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Bhagya Barrett of Rebel City Distillery on self-belief - and launching a brand during the pandemic

The distillery co-founder also explains the inspiring story behind its Maharani Gin


The drinks industry, like any traditional sector, has a history of being full of male-fronted enterprises, but remarkable progress has been made thanks to a generation of brave, forward-thinking women.

This week on foodandwine.ie, we’re celebrating such women from around the country who are making their mark in the drinks world. From what it's like to be the only woman in your workplace to the advice they'd give to other women, inspirational women who work in all aspects of the drinks industry have been sharing their stories.

Bhagya Barrett, along with her husband Robert and father-in-law Brendan, set up Rebel City Distillery distillery in Cork in 2019 and launched Maharani Gin in June 2020. We spoke to her about her involvement in the distillery and the importance of strong women in her life. 

What does your role in Rebel City Distillery involve?

My role is in business development and my prime focus is on expanding business within Ireland and on export markets. I am also heavily involved in botanical and ingredient procurement, brand positioning and brand development. As we are a start-up, with a four-member team including myself, we all wear multiple hats. We are also a craft distillery so every element of the product is handcrafted right from distilling to bottling and labelling. As someone who comes from an IT background, my world was all bits and bytes so I love the creative side of the role. It’s quite a refreshing change from the IT world. 

READ MORE: Whiplash's Lynsey Campbell on being told she was 'too small' and 'not strong enough' to be a brewer

Maharani Gin has been described as a tribute to revolutionary women the world over. Was this ethos important to you?

Maharani means high queen and the name is a nod to the rebellious spirit within women. I come from India, a place where women still have to struggle a lot to come up in society. Also globally there are now bigger conversations around gender equality. I grew up listening to folklores of women who stood strong to make a change in society so this was a very important ethos for me. We wanted our first product to raise a toast to strong women and celebrate them.

The gin features botanicals from a women’s co-op in Kerala. How did this
come about?

We wanted the flavour to reflect a component of Kerala, India where I am from and signature botanicals  are sourced from Wayanad, my favourite place in Kerala. It's on the western ghats, a UNESCO heritage site that is the most biodiverse region of India. We source ingredients from a women’s collective that obtain botanicals from organic sustainable farmers. We love the social aspect which the collective puts forward and the quality of the botanicals was second to none.

What would you say has been the most challenging part of the business so far? And the highlight?

We launched Maharani Gin in the midst of a pandemic and launching a new product into the retail market first has been quite challenging. But despite all odds, we managed to get excellent support from the local community which has helped us expand product listings across Ireland. We also got immense support from the Indian diaspora across the globe which helped us get our first international export less than five months after launch. In December 2020 we won The Spirits Business' Gin Masters Gold for contemporary style gin and we also won bronze at the Crafts Spirits Berlin Awards 2021.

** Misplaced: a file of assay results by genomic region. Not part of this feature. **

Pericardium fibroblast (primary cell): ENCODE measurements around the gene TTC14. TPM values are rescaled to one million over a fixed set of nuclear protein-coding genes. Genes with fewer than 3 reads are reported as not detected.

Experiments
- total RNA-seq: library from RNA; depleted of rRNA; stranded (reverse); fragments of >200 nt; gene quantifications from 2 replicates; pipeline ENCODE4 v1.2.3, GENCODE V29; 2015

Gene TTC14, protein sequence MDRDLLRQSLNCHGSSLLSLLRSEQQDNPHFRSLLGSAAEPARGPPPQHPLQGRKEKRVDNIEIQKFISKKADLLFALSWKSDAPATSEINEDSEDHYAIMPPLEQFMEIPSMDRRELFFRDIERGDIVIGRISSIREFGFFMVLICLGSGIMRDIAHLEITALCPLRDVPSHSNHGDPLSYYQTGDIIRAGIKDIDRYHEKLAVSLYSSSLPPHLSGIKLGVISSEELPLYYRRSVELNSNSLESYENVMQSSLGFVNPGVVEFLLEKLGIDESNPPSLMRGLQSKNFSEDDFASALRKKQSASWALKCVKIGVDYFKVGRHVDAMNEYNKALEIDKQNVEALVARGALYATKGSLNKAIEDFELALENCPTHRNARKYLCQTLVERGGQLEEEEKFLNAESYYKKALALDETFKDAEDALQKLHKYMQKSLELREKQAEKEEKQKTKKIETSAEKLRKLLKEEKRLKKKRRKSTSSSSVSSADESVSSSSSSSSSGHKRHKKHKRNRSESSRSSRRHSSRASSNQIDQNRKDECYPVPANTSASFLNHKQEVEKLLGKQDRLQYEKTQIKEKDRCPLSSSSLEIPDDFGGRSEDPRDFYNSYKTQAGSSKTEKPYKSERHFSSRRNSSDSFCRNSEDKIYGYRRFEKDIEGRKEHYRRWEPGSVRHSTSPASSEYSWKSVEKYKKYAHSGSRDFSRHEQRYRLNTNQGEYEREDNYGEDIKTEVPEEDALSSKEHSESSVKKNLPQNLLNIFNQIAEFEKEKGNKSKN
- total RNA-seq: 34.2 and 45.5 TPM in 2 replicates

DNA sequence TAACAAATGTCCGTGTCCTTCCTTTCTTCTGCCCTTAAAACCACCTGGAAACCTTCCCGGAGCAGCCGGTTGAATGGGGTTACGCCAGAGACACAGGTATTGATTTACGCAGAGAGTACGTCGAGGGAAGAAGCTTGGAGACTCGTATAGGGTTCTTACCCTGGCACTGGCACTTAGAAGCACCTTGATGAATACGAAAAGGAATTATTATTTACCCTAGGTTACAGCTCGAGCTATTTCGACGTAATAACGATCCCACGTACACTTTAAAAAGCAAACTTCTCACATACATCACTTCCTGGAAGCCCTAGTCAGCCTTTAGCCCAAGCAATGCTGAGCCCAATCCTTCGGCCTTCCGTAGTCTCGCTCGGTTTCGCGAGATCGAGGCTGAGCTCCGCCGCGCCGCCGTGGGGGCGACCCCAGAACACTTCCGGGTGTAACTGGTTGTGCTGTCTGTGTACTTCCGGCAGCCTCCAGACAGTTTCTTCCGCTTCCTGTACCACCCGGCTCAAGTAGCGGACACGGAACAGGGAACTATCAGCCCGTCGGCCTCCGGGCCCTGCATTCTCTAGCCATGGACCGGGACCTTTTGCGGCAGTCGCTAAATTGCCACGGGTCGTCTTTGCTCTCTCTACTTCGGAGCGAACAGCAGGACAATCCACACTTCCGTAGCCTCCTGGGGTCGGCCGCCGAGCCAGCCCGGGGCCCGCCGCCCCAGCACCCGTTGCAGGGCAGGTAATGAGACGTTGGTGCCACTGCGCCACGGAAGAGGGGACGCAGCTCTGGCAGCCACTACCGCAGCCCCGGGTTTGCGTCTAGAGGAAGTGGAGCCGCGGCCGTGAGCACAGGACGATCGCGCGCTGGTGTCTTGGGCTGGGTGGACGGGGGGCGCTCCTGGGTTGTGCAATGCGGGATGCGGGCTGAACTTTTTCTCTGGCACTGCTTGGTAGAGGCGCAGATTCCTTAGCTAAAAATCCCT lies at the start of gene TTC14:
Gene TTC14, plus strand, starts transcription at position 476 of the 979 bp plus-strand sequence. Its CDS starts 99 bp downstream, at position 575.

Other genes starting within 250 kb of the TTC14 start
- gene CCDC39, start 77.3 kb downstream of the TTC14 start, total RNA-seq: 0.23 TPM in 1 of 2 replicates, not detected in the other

Do you feel there are any particular challenges to being a woman working in the drinks industry?

The drinks world is a very male-dominated industry and I come from India where women drinking alcohol is still not quite the norm. The industry needs to be more welcoming to women but numbers are definitely increasing and there are a lot of women in leadership positions. Still, we need to keep that momentum going.

READ MORE: Emma Millar of Hinch Distillery on meeting challenges and changing perceptions

What advice would you have for women who may be thinking of pursuing a career in the industry or setting up their own business?  

Believe in yourself and keep constantly learning and evolving. The drinks industry is a very friendly one and people are very open to sharing their learnings and providing guidance so keep networking. It’s also important to have a proper business plan along with milestones. Do market research thoroughly and understand the niche. Know your product and effectively use marketing mediums to raise awareness about the product. There is plenty of government support available too, from training to financing, from places like local enterprise offices and Bord Bia.

Who or what inspires you?

My mother has been the biggest guiding force in my life. I derive a lot of inspiration from her. I come from a lower-middle-class family in India but, despite that, my parents gave me the best education. Right from a young age, my mother told me how important financial independence is for a woman and this has really helped me push myself harder and move forward. Nature and forest walks do inspire me as well. I love going on forest walks - they clear my head, fills my mind with positivity and cleanse my energy as well.

And finally, what’s next for Rebel City Distillery?

Post-Covid 19 we are looking forward to opening up the visitors’ centre and have plans for opening a spirit school where we will be teaching how to make craft spirits. The next products from Rebel City Distillery will be small batched absinth and vodka which would be branded under 'distillery series' and this would be followed by rum.

You can find out more about Rebel City Distillery here.